Jeffrey D. Allred, Deseret News
Tom Swanson bikes on the Bonneville Shoreline Trail Tuesday in Salt Lake City in the nation's second-healthiest state.

If you worked out, took the stairs, ate an apple or chose water over soda for lunch Tuesday, yours were among the millions of daily choices Utahns make to rank as the second healthiest state in the nation.

New data released in the United Health Foundation's 20th annual America's Health Rankings rate the Beehive State second only to Vermont in a broad measure of health and overall physical well-being. Utah ranked fifth last year, so the newest rating is a significant boost, health officials said.

The yearly report credited Utah with the lowest rates in the nation for smoking, cancer deaths, infant mortality and binge drinking, but found the availability of primary care physicians here limited compared with other areas.

It also noted a high "geographic disparity" regarding access to health services for those in remote rural areas, and cited a low rate of funding for public health as significant health challenges.

Utah's ranking was a pleasant surprise to health officials, who often deal with both the results of poor health choices and a relatively large gap in funding for public health programs.

Utah's spending was $60 per person for public health last year, compared with a national average of $94 per person and $150 per person in Vermont.

Dr. David Sundwall, executive director of the Utah Department of Health, said he was surprised and pleased by the jump in rank.

"It's obviously a continuation of a cultural predisposition to healthy behaviors, and I'm grateful to have people living here who care about their health," he said.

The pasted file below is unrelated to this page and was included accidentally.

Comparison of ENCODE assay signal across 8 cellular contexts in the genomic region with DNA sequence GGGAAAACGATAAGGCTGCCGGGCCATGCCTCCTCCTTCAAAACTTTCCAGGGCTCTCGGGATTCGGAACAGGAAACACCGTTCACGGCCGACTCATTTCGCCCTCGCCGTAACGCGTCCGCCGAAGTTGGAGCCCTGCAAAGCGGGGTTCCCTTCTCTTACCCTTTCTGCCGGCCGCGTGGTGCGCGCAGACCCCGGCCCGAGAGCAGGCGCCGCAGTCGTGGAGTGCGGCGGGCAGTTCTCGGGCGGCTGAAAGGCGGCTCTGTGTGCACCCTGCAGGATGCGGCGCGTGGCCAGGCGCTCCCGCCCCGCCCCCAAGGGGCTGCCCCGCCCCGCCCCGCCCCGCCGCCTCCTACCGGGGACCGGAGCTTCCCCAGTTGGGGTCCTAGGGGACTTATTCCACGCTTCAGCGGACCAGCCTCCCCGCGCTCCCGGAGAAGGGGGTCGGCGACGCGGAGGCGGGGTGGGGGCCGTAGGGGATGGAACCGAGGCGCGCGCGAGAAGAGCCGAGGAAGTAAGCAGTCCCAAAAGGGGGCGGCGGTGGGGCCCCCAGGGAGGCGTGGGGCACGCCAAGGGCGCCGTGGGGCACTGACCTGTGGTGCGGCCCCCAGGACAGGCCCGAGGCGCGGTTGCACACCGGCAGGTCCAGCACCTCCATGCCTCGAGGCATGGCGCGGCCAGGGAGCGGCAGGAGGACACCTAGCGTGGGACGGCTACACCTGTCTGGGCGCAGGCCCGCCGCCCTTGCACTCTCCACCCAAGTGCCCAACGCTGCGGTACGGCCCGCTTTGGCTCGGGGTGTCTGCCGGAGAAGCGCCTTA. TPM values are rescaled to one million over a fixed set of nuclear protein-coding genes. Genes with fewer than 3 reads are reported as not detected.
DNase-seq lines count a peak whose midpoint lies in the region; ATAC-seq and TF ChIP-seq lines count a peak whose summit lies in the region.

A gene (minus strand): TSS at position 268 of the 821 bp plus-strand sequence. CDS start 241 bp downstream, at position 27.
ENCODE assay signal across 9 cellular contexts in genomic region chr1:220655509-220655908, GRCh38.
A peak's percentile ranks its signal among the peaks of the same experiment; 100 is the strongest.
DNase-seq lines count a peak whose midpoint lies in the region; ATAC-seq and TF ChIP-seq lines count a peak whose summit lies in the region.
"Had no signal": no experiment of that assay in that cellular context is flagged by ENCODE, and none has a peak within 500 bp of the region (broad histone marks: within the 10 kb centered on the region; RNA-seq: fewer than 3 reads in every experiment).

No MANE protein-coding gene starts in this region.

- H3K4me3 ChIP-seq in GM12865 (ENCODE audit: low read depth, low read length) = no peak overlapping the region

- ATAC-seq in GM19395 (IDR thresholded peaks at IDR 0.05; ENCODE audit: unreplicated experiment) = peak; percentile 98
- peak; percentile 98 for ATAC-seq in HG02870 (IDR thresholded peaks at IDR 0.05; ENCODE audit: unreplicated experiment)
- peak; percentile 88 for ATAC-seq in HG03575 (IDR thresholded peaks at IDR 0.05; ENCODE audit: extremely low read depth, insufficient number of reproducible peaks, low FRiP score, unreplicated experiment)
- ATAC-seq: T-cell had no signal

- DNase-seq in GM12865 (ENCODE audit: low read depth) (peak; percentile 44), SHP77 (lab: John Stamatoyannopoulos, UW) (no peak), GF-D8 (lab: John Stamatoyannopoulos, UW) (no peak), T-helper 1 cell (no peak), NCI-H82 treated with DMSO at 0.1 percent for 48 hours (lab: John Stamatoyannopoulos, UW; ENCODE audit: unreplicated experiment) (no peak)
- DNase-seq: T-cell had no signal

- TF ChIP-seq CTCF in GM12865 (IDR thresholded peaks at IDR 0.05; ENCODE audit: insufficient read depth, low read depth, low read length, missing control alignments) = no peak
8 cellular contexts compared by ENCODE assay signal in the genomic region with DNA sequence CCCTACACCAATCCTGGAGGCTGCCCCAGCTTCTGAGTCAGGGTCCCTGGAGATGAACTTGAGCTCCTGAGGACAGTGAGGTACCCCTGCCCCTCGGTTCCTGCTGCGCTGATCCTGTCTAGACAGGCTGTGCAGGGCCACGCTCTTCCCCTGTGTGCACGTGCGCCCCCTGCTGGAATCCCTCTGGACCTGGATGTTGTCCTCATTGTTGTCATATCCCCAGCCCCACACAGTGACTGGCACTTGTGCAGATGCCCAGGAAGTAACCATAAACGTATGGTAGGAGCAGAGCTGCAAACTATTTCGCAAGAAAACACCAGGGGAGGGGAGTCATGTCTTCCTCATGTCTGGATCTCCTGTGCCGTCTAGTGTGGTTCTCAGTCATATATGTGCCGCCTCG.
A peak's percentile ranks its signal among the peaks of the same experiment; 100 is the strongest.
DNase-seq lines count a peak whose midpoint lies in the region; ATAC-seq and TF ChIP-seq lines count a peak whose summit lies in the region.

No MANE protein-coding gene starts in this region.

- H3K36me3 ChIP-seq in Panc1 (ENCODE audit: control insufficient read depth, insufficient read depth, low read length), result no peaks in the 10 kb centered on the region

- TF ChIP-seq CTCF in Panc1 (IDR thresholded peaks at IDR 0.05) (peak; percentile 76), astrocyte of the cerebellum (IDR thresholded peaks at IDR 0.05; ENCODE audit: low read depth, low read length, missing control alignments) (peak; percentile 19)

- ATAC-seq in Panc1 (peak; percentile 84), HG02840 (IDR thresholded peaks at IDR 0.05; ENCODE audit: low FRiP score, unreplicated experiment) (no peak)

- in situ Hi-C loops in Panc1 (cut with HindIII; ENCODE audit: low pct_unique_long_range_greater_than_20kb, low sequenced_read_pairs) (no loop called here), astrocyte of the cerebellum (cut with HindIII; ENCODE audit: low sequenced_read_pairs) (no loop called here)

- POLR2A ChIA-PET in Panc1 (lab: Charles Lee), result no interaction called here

Sundwall was particularly pleased that the boost "comes at a time when the state is increasingly diverse."

"We can't just say anymore that those white Mormons are healthy people," he said. "We have to assume some of these improvements are due both to public health practices and state policies," including a legislative mandate that children in Utah who meet the income guidelines qualify for government-funded health insurance.

Dr. Elizabeth Joy, a family and sports medicine physician at the University of Utah, said she was a bit surprised by Utah's high ranking as well, though "there are a lot of really good things about the lifestyle here that provide us with good health as a state."

Though Utah's rate of obesity continues to increase at about the same rate as the rest of the nation, "we have a lower rate overall and a much lower rate than some parts of the nation, especially in the Southeast," Joy said.

Sundwall said he takes no comfort in the fact that Utahns were fifth best in the nation in the percentage of obese residents, noting 23 percent of Utahns still fall into that category.

"We are not yet getting fat as fast as the rest of the nation is," he said. "However, we are on a quick track of getting there."

Health promotion will continue to be needed, particularly among young people, Joy said. She's hoping to see a bill introduced during the upcoming legislative session that will restrict the vending machine choices available in the state's middle schools.

"Fat kids and fat adolescents become fat adults," she said. "If you're fat as a kid, your risk of obesity as an adult is almost guaranteed. It's a habitual as well as a physiological change that occurs as a result of the environment our bodies are exposed to."

The report praised Utah for its efforts in preventing infant mortality, noting the state's rate has dropped by 45 percent over the 20 years the health rankings report has been published. It also noted the decreasing rate of uninsured residents.

Utah has consistently ranked among the top 10 healthiest states in the 20 years the report has been published.

For more information, see the report at www.americashealthrankings.org or www.unitedhealthfoundation.org.